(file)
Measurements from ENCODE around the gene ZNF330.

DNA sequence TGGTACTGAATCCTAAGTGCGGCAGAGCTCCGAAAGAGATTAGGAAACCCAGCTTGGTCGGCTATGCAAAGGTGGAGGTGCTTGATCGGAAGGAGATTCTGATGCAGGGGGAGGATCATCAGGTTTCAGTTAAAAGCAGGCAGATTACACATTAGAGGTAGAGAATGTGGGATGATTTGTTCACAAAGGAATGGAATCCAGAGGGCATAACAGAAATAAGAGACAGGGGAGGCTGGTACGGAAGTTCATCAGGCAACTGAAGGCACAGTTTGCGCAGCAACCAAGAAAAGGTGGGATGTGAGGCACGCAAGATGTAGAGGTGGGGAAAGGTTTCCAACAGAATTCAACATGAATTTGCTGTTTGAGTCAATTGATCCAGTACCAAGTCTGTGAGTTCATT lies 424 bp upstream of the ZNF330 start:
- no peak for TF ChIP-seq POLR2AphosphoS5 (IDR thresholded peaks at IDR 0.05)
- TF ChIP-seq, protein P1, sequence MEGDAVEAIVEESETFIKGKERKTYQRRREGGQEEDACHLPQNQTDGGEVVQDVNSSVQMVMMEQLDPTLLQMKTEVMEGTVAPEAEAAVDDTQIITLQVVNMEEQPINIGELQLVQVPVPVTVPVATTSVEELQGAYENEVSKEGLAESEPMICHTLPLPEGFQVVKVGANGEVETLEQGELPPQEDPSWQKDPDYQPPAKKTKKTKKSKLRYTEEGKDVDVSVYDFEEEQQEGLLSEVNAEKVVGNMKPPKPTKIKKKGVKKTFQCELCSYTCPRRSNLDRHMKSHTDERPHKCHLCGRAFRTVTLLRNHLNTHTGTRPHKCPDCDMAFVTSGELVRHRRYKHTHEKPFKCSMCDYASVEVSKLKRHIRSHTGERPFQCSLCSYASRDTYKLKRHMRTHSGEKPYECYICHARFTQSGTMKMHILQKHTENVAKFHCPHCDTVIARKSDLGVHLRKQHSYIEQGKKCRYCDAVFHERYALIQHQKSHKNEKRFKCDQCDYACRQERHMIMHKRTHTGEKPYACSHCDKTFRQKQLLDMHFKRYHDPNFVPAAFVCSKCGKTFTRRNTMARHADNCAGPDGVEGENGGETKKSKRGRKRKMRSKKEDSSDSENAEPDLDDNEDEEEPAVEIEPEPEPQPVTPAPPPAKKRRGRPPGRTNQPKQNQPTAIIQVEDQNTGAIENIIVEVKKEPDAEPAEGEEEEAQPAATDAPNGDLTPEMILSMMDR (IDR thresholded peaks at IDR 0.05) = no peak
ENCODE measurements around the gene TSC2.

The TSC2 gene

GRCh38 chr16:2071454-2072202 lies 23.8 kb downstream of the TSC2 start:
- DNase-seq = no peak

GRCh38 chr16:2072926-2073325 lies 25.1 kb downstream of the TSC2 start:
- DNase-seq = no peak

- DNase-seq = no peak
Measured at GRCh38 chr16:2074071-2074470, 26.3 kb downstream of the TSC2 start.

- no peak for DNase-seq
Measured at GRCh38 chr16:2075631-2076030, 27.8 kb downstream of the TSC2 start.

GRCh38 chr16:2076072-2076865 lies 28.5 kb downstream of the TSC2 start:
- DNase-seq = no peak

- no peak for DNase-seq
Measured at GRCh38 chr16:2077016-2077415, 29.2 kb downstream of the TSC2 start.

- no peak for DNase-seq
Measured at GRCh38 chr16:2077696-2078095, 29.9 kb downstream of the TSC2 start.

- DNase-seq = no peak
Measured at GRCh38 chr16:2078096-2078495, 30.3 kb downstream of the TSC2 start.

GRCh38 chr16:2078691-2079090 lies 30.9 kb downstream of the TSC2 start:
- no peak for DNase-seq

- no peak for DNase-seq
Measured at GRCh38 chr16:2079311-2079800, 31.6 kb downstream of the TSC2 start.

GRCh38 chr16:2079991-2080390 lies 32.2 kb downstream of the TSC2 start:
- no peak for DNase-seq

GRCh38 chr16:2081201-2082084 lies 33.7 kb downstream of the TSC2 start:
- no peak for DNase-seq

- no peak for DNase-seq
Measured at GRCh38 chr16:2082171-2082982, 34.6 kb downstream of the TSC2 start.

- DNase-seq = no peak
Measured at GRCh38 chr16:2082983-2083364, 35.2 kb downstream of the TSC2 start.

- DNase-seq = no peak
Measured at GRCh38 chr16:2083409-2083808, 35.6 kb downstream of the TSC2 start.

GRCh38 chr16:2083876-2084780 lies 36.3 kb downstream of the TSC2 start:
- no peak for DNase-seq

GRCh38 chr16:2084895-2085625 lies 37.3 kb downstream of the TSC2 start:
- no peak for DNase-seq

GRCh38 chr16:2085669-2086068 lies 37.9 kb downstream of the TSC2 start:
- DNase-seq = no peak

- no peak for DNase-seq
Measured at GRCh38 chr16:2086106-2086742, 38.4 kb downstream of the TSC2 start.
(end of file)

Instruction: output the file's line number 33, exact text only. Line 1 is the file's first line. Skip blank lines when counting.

- DNase-seq = no peak